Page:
A broken chair amid
Small broken joys
Wait weeks for broken trucks
Up and down these broken streets.
One morning every two weeks more or less, when the falling tide aligns with the rising sun just right, Elaine and I wheel our homemade dinghy down to the end of our street where it meets the sandy bank of the Tolomato. We launch the boat there and row across the river to Indian Creek where we explore and map its several winding navigable channels and their shallow branches that slice through the marsh’s cordgrass; where we marvel at the heron, and the ibis, and the stork that hunt knee deep in the shallow waters near oyster bars and take flight with wing-beating haste as we draw near; where we seek out promising locations to fish for mangrove snapper, spotted sea trout, and black and red drum.
You would not think it, but each and every boating morning, upon climbing out of sleep and as I wait for daylight to leak into night’s darkness, I listen with languid longing for the sound of rain or of strong wind so that I might whisper to my wife that we must cancel our outing and that we might console ourselves in a second sleep.
Fortunately, the gods care for me to the extent that they rarely provide me with a heavenly-excused absence from our undertaking. They are better aware than I that the audible snap of bone against bone as my legs slide from under the covers and bend over the bed’s edge and that the satanic tingling in my left foot as it touches the floor are indicative of the indisputable truth that the greater part of my life stretches far behind me, and yet so much of our understanding of Indian Creek lacks sufficient detail. They are also better aware – praise them – that the taste of eggs, and bacon, and strong coffee prove more gratifying and flavorsome when consumed as Elaine and I pencil in the latest additions to our master map upon our return later that morning.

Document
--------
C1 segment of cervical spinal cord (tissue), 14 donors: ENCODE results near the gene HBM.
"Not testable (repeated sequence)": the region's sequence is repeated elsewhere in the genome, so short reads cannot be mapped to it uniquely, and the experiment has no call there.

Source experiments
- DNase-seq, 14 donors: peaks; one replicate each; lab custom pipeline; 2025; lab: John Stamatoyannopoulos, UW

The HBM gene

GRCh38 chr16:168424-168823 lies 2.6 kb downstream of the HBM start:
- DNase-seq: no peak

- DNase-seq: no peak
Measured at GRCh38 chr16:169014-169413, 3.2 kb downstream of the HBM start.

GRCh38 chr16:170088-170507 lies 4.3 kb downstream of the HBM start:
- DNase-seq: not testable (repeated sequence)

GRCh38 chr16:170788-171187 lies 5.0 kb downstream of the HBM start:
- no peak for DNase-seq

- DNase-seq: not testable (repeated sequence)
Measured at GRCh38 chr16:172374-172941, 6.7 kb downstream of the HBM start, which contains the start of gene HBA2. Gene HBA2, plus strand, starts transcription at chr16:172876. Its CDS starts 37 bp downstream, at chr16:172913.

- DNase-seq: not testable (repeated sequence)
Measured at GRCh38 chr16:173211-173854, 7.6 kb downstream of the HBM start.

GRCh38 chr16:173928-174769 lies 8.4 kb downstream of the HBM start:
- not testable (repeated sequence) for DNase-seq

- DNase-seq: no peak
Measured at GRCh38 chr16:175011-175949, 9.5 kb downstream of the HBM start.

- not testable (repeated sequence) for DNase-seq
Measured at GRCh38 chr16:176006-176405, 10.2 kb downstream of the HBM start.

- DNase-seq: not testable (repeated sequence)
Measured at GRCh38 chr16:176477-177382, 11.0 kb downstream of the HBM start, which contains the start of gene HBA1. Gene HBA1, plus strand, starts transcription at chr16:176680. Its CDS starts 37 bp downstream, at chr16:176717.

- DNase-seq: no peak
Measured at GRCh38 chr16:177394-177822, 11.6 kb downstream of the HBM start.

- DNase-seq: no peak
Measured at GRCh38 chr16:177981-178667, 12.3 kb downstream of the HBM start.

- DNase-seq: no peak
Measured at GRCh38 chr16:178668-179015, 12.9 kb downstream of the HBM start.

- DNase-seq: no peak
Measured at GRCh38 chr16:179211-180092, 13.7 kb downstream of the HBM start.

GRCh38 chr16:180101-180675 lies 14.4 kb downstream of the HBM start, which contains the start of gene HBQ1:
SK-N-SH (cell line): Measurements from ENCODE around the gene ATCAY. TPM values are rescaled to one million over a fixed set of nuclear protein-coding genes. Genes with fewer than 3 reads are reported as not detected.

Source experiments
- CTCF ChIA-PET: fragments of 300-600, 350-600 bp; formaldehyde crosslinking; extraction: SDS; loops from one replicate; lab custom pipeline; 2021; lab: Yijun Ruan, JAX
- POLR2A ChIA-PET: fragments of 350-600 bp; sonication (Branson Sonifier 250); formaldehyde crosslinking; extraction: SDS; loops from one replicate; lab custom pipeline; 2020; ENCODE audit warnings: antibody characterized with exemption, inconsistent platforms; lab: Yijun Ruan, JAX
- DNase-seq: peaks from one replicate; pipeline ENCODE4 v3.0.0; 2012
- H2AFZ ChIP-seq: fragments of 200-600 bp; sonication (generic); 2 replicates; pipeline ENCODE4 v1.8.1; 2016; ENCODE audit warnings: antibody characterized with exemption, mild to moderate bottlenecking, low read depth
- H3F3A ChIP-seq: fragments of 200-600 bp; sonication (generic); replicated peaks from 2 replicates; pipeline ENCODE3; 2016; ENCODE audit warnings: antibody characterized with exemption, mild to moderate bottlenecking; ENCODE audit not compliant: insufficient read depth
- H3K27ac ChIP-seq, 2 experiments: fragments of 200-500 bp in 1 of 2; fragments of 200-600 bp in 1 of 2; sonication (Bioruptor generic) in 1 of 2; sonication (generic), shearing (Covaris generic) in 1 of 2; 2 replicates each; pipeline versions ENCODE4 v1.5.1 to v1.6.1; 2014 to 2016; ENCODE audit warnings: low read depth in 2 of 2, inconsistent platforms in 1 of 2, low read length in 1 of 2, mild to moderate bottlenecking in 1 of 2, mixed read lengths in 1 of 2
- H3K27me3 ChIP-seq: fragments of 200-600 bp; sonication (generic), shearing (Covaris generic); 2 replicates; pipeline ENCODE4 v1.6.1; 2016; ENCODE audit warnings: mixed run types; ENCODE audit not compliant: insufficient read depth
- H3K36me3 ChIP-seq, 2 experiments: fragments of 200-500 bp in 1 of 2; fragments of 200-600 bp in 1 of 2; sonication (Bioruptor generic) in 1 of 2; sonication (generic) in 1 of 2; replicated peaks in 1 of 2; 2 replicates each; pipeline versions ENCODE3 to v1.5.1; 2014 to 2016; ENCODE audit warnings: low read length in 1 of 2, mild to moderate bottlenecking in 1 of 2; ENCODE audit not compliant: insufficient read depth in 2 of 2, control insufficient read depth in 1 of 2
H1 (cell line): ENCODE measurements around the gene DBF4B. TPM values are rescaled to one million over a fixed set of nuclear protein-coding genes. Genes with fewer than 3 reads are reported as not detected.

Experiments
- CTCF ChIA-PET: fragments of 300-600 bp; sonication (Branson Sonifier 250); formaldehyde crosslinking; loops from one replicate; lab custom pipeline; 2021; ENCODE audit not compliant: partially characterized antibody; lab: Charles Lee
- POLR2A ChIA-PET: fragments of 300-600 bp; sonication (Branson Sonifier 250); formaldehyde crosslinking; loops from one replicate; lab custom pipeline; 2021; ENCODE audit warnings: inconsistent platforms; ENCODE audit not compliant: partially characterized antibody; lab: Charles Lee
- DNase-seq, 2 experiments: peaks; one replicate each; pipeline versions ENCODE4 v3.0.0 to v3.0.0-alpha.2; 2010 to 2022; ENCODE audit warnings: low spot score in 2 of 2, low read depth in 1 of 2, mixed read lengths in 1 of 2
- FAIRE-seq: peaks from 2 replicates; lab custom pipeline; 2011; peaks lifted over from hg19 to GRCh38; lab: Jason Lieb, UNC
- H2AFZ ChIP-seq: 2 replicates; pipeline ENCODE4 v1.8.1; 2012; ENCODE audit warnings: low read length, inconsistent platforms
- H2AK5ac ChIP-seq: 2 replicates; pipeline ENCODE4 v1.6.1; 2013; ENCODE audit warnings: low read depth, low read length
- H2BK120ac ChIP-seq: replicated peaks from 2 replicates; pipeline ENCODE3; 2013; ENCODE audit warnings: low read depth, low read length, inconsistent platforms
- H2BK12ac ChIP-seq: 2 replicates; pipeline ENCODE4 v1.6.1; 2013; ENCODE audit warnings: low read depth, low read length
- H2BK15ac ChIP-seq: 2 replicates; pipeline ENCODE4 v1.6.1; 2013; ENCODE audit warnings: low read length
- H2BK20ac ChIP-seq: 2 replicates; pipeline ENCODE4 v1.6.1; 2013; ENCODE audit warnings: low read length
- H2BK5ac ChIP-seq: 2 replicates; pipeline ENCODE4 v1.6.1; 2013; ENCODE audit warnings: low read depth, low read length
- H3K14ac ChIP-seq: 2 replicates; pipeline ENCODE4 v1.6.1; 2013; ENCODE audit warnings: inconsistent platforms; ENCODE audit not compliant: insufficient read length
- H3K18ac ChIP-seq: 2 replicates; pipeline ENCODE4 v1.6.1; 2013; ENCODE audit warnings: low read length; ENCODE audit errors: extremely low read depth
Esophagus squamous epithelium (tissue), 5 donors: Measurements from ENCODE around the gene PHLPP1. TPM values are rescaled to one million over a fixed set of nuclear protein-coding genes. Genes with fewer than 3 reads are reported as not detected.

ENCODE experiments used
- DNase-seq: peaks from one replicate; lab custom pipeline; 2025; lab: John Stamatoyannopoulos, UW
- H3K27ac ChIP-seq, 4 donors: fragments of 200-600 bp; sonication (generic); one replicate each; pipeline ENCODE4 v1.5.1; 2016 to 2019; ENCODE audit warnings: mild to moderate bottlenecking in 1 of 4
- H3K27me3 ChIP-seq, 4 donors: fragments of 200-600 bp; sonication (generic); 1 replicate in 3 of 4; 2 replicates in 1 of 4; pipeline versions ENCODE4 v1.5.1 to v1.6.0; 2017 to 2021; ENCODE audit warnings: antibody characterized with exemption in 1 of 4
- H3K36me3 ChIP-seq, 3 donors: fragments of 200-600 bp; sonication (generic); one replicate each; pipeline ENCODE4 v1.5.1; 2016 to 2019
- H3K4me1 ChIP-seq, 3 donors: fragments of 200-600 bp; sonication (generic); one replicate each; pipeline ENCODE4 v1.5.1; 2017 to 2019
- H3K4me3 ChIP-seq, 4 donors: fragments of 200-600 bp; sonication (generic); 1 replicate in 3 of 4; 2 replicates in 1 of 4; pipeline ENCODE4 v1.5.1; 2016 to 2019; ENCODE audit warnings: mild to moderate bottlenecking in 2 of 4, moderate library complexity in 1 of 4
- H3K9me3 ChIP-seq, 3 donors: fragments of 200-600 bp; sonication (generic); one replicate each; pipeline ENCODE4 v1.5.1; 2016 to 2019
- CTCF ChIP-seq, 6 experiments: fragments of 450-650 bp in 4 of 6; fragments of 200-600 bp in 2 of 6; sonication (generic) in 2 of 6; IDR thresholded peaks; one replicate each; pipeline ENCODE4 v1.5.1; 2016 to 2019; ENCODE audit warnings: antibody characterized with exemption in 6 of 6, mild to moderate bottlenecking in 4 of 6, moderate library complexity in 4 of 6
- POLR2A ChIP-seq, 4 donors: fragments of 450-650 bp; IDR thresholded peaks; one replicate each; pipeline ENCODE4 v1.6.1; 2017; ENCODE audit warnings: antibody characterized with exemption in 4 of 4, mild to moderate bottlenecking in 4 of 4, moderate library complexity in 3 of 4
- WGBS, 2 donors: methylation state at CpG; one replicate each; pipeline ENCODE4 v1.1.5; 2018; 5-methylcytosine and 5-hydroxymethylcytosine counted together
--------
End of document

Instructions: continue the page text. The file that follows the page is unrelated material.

In the woods at the back of the house,
The young girls stand amidst the oaks,
Their eyes raised to the leafy canopy above them.
They do not move, nor do they speak.
They hear only the tap, tap, tap sound up and to their left.
They search for the drummer’s location.
By the door at the back of the house,
The grandfather watches the girls in the woods.
He hears a woodpecker at work.
He does not move, nor does he speak.
He chases an ethereal notion
That the girls, and the oaks, and the woodpecker are one.
To old shop
Four times closed
With two locks
on three clocks
In the spring, at the west end of Third Street
Before the outgoing tide slackens
And the sun reaches sky back behind you
You may see one or few aging fishermen
Scurry like sand crabs
Round the rocks
And under the docks
At water’s edge along the slim beach.
Some will zigzag north toward Fifth
And others south toward the marshland
Each according to starting point or inclination
And each directed by a guarded mental map
Drawn from distinct experiences
Including such notations as
When to pause
And where to cast
And how many times
Into the shallow waters before dashing on.
They hunt, of course, the flounder that
Lie in wait for prey of their own.
Behind Nix Boatyard and up Oyster Creek, across from the southeast corner of Creekside Restaurant’s dirt parking lot, past the wood pile, through the trees, and over the damaged docks lining the creek on this bank, clean over to the landing on the creek’s far side, you will see, should you choose to look in that direction upon exiting your vehicle, the two-masted schooner, Resilience out of Rhode Island. Under repair by its owners after being battered in October’s hurricane, Resilience will not set a northward course home for at least one more month. However, you might predict – and more than one seaman has already agreed – that, once she is under full sail, she promises to be one of the most beautiful sights afloat. Furthermore, you may, however briefly, be filled with calming courage and a spirit of adventure, and square your shoulders with casual confidence and determination as you stride toward your appointment for dinner.